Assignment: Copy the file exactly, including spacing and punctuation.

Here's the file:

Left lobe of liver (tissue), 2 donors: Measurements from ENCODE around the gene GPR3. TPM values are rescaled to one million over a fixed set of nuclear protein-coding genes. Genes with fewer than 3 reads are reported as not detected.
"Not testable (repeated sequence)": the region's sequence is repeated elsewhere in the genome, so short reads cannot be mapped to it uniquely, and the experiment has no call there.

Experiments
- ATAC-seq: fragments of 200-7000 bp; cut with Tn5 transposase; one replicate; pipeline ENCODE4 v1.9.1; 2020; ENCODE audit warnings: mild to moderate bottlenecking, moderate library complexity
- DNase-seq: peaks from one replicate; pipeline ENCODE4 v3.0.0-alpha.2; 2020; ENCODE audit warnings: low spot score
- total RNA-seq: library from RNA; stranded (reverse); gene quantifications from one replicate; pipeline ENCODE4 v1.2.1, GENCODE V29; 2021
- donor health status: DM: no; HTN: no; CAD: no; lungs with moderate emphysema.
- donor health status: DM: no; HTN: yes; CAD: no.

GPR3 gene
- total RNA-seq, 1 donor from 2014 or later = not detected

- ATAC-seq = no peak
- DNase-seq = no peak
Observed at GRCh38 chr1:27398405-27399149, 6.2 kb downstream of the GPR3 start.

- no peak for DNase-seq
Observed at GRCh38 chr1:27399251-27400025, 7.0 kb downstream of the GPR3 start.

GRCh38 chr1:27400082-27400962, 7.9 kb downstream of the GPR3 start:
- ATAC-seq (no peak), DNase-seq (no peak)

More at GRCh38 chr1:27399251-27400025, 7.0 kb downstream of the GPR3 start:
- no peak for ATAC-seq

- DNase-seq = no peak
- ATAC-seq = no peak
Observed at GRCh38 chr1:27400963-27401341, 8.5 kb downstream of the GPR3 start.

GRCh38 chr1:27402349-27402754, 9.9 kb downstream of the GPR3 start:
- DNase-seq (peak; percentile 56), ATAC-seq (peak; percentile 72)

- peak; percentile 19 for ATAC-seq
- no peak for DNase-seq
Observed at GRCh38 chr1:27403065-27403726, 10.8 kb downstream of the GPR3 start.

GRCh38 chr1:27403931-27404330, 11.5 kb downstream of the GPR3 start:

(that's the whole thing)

Left lobe of liver (tissue), 2 donors: Measurements from ENCODE around the gene GPR3. TPM values are rescaled to one million over a fixed set of nuclear protein-coding genes. Genes with fewer than 3 reads are reported as not detected.
"Not testable (repeated sequence)": the region's sequence is repeated elsewhere in the genome, so short reads cannot be mapped to it uniquely, and the experiment has no call there.

Experiments
- ATAC-seq: fragments of 200-7000 bp; cut with Tn5 transposase; one replicate; pipeline ENCODE4 v1.9.1; 2020; ENCODE audit warnings: mild to moderate bottlenecking, moderate library complexity
- DNase-seq: peaks from one replicate; pipeline ENCODE4 v3.0.0-alpha.2; 2020; ENCODE audit warnings: low spot score
- total RNA-seq: library from RNA; stranded (reverse); gene quantifications from one replicate; pipeline ENCODE4 v1.2.1, GENCODE V29; 2021
- donor health status: DM: no; HTN: no; CAD: no; lungs with moderate emphysema.
- donor health status: DM: no; HTN: yes; CAD: no.

GPR3 gene
- total RNA-seq, 1 donor from 2014 or later = not detected

- ATAC-seq = no peak
- DNase-seq = no peak
Observed at GRCh38 chr1:27398405-27399149, 6.2 kb downstream of the GPR3 start.

- no peak for DNase-seq
Observed at GRCh38 chr1:27399251-27400025, 7.0 kb downstream of the GPR3 start.

GRCh38 chr1:27400082-27400962, 7.9 kb downstream of the GPR3 start:
- ATAC-seq (no peak), DNase-seq (no peak)

More at GRCh38 chr1:27399251-27400025, 7.0 kb downstream of the GPR3 start:
- no peak for ATAC-seq

- DNase-seq = no peak
- ATAC-seq = no peak
Observed at GRCh38 chr1:27400963-27401341, 8.5 kb downstream of the GPR3 start.

GRCh38 chr1:27402349-27402754, 9.9 kb downstream of the GPR3 start:
- DNase-seq (peak; percentile 56), ATAC-seq (peak; percentile 72)

- peak; percentile 19 for ATAC-seq
- no peak for DNase-seq
Observed at GRCh38 chr1:27403065-27403726, 10.8 kb downstream of the GPR3 start.

GRCh38 chr1:27403931-27404330, 11.5 kb downstream of the GPR3 start: